Twice as many professionals (the AB social grouping) say they to want to work for a smaller employer than say they want to work for a larger one: more than a quarter (27%) said they would prefer to work in a smaller organisation, while only 14% said they would prefer to work in a larger organisation.
The authors predict that people will be increasingly attracted to working in ‘disorganised’ companies, which feel more like looser networks and less like large machines. The report highlights a number of ‘case study companies’ whose innovative forms of organisations can be seen as reflecting a wider aspiration for freedom and flexibility at work within a less traditional structure.
Examples of ‘case study companies’ mentioned in the report include Innocent Drinks, recently voted UK employer of the year, and WL Gore. Although companies with these kinds of unusual structures or employee relations are unlikely to become the norm, large companies will have to understand that they represent aspirations and ambitions present in their own workforce.
Notes to editors
- Disorganisation: Why future organisations should ‘loosen up’ will be launched at a breakfast seminar on Thursday 25th November, 8-10am. The event will take place at the Energy Clinic, London E1 6NG. Please register for the event by contacting the organisers on 0208 875 8651 or email@example.com.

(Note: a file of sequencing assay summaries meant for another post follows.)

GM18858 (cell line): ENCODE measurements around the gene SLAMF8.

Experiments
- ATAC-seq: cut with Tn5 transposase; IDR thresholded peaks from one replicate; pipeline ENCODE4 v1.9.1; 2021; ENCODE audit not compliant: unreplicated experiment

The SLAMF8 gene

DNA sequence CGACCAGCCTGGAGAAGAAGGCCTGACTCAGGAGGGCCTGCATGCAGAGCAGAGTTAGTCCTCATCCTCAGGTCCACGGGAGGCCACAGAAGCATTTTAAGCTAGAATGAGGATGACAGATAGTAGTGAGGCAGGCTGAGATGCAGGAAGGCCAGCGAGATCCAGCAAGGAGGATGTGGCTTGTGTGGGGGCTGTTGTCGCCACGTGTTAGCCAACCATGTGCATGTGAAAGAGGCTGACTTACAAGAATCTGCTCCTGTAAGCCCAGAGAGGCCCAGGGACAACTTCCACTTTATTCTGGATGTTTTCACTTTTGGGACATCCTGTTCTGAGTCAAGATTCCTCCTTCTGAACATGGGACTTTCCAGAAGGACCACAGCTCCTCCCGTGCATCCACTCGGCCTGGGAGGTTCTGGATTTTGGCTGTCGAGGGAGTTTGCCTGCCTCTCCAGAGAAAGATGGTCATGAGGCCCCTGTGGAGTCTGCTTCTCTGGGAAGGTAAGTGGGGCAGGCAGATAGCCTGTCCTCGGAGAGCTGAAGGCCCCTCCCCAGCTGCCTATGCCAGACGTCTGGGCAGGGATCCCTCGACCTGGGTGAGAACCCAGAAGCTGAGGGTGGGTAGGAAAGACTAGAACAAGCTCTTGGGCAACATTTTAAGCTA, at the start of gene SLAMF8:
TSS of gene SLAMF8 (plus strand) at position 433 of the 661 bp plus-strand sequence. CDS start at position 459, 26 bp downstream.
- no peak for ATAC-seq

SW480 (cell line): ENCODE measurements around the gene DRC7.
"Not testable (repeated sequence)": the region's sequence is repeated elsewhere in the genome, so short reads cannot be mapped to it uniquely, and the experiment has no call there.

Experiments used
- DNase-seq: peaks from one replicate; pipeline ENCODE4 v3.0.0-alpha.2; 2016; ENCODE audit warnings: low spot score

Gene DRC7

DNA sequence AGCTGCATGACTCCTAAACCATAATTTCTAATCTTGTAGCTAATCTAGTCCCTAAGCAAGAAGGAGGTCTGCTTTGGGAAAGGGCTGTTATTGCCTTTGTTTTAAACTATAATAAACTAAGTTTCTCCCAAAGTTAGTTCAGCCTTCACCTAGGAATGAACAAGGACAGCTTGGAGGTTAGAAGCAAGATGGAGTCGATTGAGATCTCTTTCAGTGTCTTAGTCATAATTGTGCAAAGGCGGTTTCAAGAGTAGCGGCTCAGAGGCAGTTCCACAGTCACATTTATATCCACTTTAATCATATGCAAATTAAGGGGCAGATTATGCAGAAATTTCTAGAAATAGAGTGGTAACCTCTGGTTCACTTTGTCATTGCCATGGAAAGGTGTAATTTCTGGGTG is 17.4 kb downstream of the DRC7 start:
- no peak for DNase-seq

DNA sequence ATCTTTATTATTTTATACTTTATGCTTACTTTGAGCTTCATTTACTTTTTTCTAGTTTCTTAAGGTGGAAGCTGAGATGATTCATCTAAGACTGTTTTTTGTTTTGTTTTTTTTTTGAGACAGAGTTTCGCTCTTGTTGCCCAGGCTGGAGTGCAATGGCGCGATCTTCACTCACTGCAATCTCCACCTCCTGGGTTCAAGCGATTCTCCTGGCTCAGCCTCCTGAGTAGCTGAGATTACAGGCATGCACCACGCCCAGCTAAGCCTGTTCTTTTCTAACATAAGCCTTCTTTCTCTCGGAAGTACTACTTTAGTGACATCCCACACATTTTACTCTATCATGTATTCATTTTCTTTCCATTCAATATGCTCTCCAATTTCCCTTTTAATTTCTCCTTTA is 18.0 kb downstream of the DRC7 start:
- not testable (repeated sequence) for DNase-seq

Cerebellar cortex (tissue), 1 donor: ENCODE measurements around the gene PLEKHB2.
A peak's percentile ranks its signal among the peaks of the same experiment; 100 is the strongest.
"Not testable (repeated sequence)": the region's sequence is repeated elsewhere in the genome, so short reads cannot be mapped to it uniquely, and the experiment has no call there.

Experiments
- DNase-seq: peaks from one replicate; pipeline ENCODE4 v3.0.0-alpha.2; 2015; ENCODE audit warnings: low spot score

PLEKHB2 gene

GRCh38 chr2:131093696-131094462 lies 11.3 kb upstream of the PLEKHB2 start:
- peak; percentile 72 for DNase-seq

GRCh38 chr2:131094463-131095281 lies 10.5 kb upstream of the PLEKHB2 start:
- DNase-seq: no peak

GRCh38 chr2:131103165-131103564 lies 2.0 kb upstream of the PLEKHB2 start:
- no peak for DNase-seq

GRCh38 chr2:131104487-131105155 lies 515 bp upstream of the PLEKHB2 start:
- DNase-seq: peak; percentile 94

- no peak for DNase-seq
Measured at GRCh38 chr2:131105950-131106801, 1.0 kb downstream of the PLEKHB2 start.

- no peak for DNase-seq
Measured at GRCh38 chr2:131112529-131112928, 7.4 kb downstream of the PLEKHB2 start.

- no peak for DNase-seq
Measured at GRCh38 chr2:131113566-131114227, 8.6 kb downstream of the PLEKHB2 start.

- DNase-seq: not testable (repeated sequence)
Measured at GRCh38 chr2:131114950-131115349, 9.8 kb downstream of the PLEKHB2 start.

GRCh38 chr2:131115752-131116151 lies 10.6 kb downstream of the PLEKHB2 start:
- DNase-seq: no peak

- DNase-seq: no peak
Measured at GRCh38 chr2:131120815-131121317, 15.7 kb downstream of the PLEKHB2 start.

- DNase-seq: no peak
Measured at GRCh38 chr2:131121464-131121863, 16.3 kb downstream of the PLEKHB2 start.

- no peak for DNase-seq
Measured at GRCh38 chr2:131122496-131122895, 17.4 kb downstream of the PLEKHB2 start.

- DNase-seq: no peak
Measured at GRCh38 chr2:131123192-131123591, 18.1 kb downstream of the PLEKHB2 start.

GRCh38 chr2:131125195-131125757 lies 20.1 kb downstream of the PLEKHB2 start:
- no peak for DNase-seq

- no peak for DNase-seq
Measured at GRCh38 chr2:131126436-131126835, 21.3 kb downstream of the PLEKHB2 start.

- Disorganisation: Why future organisations should ‘loosen up’ is published by Demos in partnership with Orange on Thursday 25 November 2004. Copies can be downloaded from /publications/futureoforganisation or ordered from Central Books on 020 8986 5488.
- Demos is an independent think tank with a long-standing research interest in work, creativity and organisations.
- Paul Miller and Paul Skidmore are senior researchers at Demos. Their previous collaboration was on a report on the future of regulation called The Long Game.
- Orange, wirefree and any other Orange product or service referred to in this release are trademarks of Orange. Orange UK provides high quality coverage to 99% of the UK population, and offers roaming to pay monthly customers on 357 networks in 148 countries and to pay as you go customers on 94 networks in 53 countries. At the end of September 2004, Orange UK had over 13.87 million active customers, more than any other UK network, making it the UK’s number one. In October 2004, Orange UK won the Mobile Choice Consumer Awards - voted for by readers of Mobile Choice magazine – for Best Network Operator for the four year running. Information about Orange can be found on the Orange website at www.orange.co.uk and media information can be found at www.orange.com
- MORI interviewed 1,037 working adult members of the British public. Interviews were conducted face-to-face between 23–28 September 2004, and the data are weighted to the known population profile.
- NOP interviewed 500 business decision makers using a CATI methodology. The sample was quota’ed to ensure analysable bases for various company sizes, and subsequently post-weighted to ensure representativeness. Results are therefore representative of all UK businesses.